Equivalently, if n is very big, what is the appropriate magnitude of  the p-value below which we should decide to reject the null hypothesis? Or, equivalently again, how should the critical value for this test be modified in very large samples?

Leamer's result tells us that we should reject the null if F > (n / q)(nq/n - 1) ; or equivalently, if qF = χ2 > n(nq/n - 1)

It's important to note that this result is based on a Bayesian analysis with a particular approach to the diffuseness of the prior distribution.

Also, recall that if we have a t-statistic with v degrees of freedom, then t2 is F-distributed with 1 and v degrees of freedom. So, if we are testing the significance of a single regressor (i.e., we are testing just one restriction), then Leamer's result tells us that we should reject the null that this coefficient is zero if t2 > n(n1/n - 1). That is, we should reject against a 2-sided alternative hypothesis if |t| >  √[n(n1/n - 1)]   (Remember, q = 1 in this case.)

It's actually easy to check that n(n1/n - 1) is approximately equal to loge(n) for large values of n. Indeed, if n is very, very large, this approximation is still excellent even if q > 1 (as long as q is finite). Consider the following numerical examples:

Table 1

So, what this means is that for very big samples Leamer's rule amounts to the following:

Reject H0: "q independent restrictions on the model's parameters are true", if F > loge(n) ; or equivalently, if  χ2 > qloge(n).

How does this differ from what we'd do traditionally? (Remember, for large n we can ignore the distinction between n and (n - k).) Here are the corresponding critical F-values:

Table 2

We see that if n = 100,000 and q = 5, then using the F-test with conventional significance levels we'd reject the validity of the restrictions at the 10%, 5% and 1% significance levels if the F-statistic exceeded 1.8, 2.2, or 3.0 respectively. From Table 1, we see that the critical value in this case actually should be 11.5! You can quickly check for yourself that if we're applying a 2-sided t-test (q = 1), with n = 100,000, than we should reject the null hypothesis if |t| > √(11.5162) = 3.394.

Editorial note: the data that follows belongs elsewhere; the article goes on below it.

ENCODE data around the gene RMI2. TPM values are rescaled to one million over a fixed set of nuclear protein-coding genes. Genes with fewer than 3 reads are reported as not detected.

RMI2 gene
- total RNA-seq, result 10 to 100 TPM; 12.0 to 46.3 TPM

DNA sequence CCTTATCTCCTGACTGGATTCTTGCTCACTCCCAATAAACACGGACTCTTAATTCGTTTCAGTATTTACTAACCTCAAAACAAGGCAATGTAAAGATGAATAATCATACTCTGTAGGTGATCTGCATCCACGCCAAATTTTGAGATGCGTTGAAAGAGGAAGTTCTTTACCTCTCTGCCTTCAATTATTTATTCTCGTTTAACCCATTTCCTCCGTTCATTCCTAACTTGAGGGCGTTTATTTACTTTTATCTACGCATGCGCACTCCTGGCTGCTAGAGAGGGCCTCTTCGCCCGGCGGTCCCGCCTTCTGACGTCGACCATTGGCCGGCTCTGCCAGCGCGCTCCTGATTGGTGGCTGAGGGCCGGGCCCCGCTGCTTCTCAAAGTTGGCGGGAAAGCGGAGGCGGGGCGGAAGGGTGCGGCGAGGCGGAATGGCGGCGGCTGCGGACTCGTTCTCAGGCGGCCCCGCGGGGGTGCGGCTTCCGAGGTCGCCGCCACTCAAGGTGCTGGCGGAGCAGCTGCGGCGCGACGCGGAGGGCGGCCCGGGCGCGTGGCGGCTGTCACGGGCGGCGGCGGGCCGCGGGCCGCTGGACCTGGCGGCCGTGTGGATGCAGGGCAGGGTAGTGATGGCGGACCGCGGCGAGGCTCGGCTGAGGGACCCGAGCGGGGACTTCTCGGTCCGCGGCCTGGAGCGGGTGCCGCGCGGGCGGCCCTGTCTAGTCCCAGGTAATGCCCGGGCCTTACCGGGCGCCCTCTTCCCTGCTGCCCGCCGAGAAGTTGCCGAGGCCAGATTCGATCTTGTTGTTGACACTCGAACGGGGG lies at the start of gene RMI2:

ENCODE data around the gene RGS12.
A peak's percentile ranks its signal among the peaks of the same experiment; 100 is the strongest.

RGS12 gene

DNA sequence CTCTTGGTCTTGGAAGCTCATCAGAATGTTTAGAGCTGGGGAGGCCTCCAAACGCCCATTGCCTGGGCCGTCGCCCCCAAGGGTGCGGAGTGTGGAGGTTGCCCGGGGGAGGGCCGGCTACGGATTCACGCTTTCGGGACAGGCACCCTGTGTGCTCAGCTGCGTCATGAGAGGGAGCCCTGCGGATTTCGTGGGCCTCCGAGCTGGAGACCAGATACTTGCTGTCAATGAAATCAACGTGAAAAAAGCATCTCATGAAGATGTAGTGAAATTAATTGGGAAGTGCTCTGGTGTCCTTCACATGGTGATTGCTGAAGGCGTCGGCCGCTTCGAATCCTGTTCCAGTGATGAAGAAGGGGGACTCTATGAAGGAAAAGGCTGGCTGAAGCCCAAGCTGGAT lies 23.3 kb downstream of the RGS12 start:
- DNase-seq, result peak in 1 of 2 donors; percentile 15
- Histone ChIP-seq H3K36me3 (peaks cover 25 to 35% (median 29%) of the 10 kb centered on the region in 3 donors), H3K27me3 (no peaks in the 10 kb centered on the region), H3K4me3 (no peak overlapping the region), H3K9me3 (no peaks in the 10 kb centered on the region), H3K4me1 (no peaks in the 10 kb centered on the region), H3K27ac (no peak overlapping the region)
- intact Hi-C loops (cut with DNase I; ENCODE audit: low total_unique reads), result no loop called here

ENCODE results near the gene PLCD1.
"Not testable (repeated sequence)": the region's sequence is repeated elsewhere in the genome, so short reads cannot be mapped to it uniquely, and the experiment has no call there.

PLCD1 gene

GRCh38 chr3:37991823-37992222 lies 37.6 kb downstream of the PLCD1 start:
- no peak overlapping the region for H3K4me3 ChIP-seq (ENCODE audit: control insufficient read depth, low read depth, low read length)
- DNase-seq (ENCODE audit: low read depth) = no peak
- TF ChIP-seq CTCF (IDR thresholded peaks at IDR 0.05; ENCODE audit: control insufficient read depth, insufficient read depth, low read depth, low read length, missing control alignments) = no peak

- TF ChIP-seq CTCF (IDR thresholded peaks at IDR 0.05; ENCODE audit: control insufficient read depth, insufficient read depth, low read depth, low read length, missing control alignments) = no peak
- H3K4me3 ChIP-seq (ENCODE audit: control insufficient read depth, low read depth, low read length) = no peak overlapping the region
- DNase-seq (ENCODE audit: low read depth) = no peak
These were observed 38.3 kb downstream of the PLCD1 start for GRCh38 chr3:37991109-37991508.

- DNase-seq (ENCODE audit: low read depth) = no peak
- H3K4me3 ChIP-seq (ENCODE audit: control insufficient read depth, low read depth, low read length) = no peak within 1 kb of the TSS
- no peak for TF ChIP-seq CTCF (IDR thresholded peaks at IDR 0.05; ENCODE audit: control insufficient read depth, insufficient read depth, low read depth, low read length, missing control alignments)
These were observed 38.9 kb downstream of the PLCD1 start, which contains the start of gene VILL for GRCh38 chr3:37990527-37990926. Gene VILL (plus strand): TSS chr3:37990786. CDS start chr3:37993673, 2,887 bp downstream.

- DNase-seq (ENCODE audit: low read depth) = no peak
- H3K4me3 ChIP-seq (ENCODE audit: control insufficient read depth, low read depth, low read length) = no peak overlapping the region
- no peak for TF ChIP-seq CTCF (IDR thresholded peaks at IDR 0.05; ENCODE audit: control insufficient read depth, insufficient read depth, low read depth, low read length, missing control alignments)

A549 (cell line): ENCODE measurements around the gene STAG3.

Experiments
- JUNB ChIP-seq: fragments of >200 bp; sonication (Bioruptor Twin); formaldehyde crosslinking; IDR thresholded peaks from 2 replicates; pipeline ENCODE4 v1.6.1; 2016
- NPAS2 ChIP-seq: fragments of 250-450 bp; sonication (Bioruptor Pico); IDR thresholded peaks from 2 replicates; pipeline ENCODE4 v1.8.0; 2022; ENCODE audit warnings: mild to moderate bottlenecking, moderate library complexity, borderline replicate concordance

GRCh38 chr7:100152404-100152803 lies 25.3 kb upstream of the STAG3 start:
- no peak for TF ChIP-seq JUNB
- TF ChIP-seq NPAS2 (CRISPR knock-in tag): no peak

So, using conventional measures, we'll reject the validity of the restrictions far more often than we should do. Youch!

To look at things from a different perspective we can ask, "what sort of significance levels are being implied by Leamer's suggestion, relative to the levels (10%, 5%, etc.) that we typically use in practice?"

Let's go back to Table 1, and focus on the last column of loge(n) critical values. The associated significance levels are as follows:

Table 3

And in the case of the t-test example given beneath Table 2, the significance level associated with a critical value of 3.394 is 0.000345.

As we can see, when n is very large, the significance levels that we should be using (or, equivalently, the p-values that we should be using) are much less than the conventional levels that we tend to think of!

As an exercise, why don't you take a look back at one of your favourite applied econometrics papers that uses a very large sample size, and ask yourself, "do I really believe the conclusions that the author has reached?"

If you want to read more on this topic, I suggest that you take a look at Lin et al. (2013), and Lakens (2018).


Deaton, A. S., 2018. The Analysis of Household Surveys: A Microeconometric Approach to Development Policy. (Reissue edition with a new preface.) World Bank, Washington, D.C..

Good, I. J., 1982. C140. Standardized tail-area probabilities. Journal of Statistical Computation and Simulation, 16, 65–66.

Granger, C. W. J. (1998). Extracting information from mega-panels and high frequency data. Statistica Neerlandica, 52, 258-272.

Granger, C. W. J.  (2003). Some methodological questions arising from large data sets. In D. E. A. Giles (ed.), Computer-Aided Econometrics, CRC Press, Boca Raton, FL, 1-8.

Lakens, D., 2018. Justify your alpha by decreasing alpha levels as a function of the sample size. The 20% Statistician Blog.

Leamer, E. E., 1978. Specification Searches: Ad Hoc Inference With Nonexperimental Data. Wiley, New York. (Legitimate free download.)

Lin, M., H. C. Lucas Jr., and G. Schmueli, 2013. Too big to fail: Large samples and the p-value problem. Information Systems Research, 24, 906-917.

Schwartz, G., 1978. estimating the dimension of a model. Annals of Statistics, 6, 461-464.
© 2019, David E. Giles


  1. Thanks Dave. Very insightful. I want to add that the significance-or-not discussion should be complemented by (1) the impact and (2) the rationale. I have shared some thoughts on this here:

  2. Great article as always, Dave. Just for my own understanding, if we're running a regression with a large sample, we can check the significance of a regression coefficient (roughly) by using a t-statistic of (ln(N))^.5? Where N corresponds to sample size. Is my understanding correct?